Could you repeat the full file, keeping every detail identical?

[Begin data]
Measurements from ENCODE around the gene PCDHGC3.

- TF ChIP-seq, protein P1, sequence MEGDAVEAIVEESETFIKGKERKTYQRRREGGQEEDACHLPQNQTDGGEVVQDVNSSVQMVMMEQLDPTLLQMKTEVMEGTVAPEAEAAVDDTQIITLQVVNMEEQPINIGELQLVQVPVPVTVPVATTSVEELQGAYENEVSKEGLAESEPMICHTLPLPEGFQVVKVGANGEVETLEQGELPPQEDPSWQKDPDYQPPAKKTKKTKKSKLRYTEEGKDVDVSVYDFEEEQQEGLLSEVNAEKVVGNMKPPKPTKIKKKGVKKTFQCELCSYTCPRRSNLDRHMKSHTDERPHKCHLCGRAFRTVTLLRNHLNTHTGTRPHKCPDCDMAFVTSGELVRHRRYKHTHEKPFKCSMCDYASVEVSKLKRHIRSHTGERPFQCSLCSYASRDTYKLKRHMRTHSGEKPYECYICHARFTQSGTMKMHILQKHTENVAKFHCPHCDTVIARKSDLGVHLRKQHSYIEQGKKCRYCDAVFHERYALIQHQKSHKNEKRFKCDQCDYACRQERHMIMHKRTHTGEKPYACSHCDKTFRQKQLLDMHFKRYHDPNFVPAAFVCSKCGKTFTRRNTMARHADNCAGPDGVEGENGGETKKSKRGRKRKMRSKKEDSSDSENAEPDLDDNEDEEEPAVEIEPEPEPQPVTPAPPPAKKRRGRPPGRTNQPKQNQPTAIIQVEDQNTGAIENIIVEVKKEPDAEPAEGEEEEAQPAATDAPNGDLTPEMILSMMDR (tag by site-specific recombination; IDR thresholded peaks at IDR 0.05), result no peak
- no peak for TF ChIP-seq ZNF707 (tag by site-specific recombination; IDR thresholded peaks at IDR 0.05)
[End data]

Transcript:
Measurements from ENCODE around the gene PCDHGC3.

- TF ChIP-seq, protein P1, sequence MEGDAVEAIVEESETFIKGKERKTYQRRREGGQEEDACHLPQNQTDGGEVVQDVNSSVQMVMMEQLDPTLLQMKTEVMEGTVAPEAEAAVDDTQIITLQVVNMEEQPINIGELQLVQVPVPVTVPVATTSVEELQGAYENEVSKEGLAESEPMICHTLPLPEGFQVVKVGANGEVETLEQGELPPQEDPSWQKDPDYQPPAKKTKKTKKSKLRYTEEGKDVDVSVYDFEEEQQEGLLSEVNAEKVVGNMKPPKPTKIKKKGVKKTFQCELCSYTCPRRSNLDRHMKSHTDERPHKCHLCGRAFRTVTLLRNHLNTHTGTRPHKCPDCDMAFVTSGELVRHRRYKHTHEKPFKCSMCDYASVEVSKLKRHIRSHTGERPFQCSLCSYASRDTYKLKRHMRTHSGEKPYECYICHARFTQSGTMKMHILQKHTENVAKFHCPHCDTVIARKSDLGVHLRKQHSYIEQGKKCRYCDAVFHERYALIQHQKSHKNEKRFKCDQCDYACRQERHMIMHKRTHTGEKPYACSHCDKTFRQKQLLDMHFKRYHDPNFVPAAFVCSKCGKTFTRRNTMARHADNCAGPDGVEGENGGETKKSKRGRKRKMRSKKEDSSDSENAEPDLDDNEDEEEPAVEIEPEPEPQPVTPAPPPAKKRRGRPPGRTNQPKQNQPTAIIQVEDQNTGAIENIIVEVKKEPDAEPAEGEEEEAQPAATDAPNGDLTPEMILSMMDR (tag by site-specific recombination; IDR thresholded peaks at IDR 0.05), result no peak
- no peak for TF ChIP-seq ZNF707 (tag by site-specific recombination; IDR thresholded peaks at IDR 0.05)